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Myoclonus-Dystonia: clinical and genetic evaluation of a large cohort
  1. Katja Ritz (k.a.ritz{at}
  1. Academic Medical Centre, Netherlands
    1. Mignon CF Gerrits (mignongerrits{at}
    1. Bronovo Hospital, Netherlands
      1. Elisabeth M J Foncke (e.m.foncke{at}
      1. Academic Medical Centre, Netherlands
        1. Fred van Ruissen (f.vanruissen{at}
        1. Academic Medical Centre, Netherlands
          1. Chris van der Linden (secretariaat.vanderlinden{at}
          1. St. Lucas Hospital Ghent, Belgium
            1. Mervyn D I Vergouwen (m.d.vergouwen{at}
            1. Academic Medical Centre, Netherlands
              1. Bastiaan R Bloem (b.bloem{at}
              1. Radboud University Nijmegen Medical Centre, Netherlands
                1. Wim Vandenberghe (wim.vandenberghe{at}
                1. University Hospital Leuven, Belgium
                  1. Roeland Crols (roeland.crols{at}
                  1. Middelheim Hospital, Belgium
                    1. Johannes D Speelman (j.d.speelman{at}
                    1. Academic Medical Centre, Netherlands
                      1. Frank Baas (f.baas{at}
                      1. Academic Medical Centre, Netherlands
                        1. Marina A J Tijssen (m.a.tijssen{at}
                        1. Academic Medical Centre, Netherlands


                          Background: Myoclonus-Dystonia (M-D) is an autosomal dominant inherited movement disorder. Various mutations within the epsilon-sarcoglycan (SGCE) gene have been associated with M-D, but mutations are detected in only about 30% of patients. The lack of stringent clinical inclusion criteria and limitations of mutation screens by direct sequencing might explain this observation.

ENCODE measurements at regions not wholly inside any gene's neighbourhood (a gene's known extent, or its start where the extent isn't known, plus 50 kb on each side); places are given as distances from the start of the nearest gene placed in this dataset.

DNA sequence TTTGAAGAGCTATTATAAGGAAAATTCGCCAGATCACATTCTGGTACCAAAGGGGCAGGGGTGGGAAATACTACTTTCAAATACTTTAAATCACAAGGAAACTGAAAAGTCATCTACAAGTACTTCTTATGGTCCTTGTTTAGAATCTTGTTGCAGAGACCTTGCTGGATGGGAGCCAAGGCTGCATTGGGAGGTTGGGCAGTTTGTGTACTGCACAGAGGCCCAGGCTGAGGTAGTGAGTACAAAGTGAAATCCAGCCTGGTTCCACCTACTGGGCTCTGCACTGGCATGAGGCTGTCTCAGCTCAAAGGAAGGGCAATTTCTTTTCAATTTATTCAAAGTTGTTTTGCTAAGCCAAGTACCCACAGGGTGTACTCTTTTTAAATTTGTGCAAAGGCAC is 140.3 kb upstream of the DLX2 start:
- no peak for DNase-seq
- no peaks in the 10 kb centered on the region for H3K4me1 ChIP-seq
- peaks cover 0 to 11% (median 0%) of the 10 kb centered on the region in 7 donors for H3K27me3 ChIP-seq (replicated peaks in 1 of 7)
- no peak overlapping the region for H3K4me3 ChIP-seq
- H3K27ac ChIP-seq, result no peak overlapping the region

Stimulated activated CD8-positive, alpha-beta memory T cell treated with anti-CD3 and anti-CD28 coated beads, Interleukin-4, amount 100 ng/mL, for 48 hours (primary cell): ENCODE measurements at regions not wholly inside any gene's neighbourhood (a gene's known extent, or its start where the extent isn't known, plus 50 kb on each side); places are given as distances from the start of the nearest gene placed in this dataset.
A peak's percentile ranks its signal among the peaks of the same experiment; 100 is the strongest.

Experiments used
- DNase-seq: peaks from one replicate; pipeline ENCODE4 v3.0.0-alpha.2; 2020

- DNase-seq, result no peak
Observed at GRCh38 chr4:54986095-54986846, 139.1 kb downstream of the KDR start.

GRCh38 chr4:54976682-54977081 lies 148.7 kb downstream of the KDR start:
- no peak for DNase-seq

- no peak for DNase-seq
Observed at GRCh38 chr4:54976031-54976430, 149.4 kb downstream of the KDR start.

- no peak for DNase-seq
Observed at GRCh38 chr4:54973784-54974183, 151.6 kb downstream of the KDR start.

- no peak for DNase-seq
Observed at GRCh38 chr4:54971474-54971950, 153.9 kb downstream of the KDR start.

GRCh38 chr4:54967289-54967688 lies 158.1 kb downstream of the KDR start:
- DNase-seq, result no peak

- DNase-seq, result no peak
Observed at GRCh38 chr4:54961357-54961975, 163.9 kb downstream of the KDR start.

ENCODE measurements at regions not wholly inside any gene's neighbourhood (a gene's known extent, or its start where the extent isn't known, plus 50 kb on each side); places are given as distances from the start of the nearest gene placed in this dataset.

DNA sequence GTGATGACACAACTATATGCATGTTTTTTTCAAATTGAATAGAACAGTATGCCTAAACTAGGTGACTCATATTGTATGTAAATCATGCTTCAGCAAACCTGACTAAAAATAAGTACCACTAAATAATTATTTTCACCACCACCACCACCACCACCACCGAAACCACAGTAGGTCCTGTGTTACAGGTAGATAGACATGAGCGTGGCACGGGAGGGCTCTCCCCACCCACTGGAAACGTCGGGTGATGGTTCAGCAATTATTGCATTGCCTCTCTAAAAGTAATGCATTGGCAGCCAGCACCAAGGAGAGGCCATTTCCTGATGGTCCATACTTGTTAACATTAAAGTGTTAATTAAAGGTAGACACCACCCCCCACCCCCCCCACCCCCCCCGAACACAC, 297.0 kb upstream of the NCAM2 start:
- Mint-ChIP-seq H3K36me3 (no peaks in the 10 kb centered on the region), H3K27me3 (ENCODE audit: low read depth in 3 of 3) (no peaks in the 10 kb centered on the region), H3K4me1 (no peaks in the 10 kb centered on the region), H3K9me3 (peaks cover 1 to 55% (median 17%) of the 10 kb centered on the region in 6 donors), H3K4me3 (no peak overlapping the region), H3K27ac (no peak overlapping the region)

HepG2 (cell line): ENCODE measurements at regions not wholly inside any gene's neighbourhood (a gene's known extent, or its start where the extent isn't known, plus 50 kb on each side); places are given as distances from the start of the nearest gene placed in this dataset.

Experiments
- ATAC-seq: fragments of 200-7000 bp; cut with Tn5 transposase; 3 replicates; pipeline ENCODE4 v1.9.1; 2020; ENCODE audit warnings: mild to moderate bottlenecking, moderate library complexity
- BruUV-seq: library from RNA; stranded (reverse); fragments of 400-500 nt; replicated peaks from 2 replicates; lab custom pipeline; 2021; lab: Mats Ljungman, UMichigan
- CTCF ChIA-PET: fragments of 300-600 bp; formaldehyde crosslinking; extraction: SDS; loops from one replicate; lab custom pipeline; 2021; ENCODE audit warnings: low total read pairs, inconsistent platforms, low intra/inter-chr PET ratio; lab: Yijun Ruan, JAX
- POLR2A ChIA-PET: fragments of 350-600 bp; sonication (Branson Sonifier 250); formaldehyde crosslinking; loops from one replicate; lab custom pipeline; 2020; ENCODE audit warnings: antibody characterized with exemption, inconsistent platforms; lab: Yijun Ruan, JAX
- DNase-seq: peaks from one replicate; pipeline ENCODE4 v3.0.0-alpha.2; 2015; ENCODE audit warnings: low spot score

Methods: Eighty-six M-D index patients from the Dutch national referral center for M-D underwent neurological examination and were classified according to previously published criteria into definite, probable and possible M-D. Sequence analysis of the SGCE gene and screening for copy number variations were performed. In addition, we screened for the 3-bp deletion in exon 5 of the DYT1 gene.

                          Results: Based on clinical examination, 24 definite, 23 probable and 39 possible M-D patients were detected. Thirteen of the 86 M-D index patients carried a SGCE mutation: seven nonsense mutations, two splice site mutations, three missense mutations (two within one patient) and one multi-exonic deletion. In the definite M-D group 50% carried a SGCE mutation and one single patient in the probable group (3%). One possible M-D patient showed a 4-bp deletion in the DYT1 gene (c.934_937delAGAG).

                          Conclusions: Mutation carriers were mainly identified in the definite M-D group. However, in half of definite M-D cases no mutation could be identified. Copy number variations did not play a major role in our large cohort.

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